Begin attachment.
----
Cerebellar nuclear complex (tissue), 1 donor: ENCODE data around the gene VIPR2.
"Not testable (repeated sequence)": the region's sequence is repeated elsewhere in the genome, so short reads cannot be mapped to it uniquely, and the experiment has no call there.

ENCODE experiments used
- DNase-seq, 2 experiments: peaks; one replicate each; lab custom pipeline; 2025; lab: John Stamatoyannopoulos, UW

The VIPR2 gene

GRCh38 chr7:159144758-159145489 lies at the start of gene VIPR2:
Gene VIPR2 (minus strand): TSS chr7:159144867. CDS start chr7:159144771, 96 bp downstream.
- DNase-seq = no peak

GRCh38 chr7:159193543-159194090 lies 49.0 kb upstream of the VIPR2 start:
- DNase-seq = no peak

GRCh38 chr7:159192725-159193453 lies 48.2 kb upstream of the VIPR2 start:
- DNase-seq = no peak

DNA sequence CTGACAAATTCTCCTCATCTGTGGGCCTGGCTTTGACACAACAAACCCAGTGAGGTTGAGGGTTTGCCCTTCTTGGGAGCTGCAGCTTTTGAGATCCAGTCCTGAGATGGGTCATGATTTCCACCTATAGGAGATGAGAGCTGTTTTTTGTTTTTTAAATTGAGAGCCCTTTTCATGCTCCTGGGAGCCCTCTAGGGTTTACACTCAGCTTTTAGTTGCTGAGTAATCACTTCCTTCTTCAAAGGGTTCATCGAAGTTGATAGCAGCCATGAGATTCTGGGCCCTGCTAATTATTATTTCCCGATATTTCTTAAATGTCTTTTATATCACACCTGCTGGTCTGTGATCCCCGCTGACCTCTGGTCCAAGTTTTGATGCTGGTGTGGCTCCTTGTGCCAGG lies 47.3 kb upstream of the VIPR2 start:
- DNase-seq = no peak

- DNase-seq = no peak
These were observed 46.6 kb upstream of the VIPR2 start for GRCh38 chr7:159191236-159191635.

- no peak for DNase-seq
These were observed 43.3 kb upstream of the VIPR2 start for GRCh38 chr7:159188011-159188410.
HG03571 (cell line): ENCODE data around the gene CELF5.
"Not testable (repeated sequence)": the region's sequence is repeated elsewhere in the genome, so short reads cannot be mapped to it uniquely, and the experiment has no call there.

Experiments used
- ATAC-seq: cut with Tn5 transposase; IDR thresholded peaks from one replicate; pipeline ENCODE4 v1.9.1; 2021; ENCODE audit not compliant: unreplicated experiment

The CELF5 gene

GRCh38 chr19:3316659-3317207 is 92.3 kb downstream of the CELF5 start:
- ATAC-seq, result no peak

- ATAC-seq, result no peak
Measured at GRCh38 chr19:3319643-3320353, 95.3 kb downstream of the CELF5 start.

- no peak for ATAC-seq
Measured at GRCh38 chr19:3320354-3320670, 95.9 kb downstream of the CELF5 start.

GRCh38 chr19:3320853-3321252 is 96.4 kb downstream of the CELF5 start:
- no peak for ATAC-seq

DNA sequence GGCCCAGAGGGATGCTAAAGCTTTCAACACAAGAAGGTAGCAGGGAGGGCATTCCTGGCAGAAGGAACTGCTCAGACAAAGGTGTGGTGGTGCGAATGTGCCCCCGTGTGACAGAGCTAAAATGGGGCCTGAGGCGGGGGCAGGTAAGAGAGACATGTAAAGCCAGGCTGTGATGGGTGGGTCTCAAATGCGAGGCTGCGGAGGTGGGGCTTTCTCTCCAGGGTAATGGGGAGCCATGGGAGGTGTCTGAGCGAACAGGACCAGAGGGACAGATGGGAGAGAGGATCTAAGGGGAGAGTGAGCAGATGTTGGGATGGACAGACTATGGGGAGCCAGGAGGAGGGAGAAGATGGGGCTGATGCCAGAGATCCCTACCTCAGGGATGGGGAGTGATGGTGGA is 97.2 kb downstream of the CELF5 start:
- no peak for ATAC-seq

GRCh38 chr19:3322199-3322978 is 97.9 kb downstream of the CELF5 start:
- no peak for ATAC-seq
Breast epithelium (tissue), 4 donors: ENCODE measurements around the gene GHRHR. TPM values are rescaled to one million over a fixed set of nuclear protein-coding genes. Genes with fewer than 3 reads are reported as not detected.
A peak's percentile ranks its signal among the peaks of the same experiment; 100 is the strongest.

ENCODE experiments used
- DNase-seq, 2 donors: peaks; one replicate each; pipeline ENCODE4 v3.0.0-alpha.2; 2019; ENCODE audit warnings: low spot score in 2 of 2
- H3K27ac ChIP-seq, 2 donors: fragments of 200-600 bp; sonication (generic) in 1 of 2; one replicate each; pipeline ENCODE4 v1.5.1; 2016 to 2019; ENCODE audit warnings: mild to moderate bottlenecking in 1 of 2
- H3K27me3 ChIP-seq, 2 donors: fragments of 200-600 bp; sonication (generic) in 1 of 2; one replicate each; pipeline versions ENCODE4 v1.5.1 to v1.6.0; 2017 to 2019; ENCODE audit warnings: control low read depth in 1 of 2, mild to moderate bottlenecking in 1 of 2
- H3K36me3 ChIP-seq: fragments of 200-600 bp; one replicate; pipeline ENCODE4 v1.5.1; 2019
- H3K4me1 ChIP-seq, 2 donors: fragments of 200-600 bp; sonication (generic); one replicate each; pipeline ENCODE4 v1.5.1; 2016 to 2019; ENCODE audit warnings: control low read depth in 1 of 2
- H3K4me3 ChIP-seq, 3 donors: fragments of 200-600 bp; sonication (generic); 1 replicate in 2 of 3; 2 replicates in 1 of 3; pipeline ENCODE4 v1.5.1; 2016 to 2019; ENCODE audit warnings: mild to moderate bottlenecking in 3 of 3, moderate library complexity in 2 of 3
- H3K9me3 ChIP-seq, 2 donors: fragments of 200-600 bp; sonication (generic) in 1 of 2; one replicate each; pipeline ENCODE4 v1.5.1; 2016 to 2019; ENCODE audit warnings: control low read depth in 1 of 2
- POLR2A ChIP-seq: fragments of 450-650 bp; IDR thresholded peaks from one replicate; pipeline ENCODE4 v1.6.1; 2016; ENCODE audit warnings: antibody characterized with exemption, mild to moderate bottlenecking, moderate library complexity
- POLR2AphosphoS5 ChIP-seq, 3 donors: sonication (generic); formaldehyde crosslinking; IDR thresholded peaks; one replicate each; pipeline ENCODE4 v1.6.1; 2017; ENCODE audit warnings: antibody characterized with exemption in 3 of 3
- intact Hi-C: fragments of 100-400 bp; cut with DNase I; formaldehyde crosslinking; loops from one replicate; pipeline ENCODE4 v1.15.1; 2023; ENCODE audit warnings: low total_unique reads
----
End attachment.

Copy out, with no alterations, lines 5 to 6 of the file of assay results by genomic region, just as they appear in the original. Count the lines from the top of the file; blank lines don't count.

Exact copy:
The VIPR2 gene

GRCh38 chr7:159144758-159145489 lies at the start of gene VIPR2: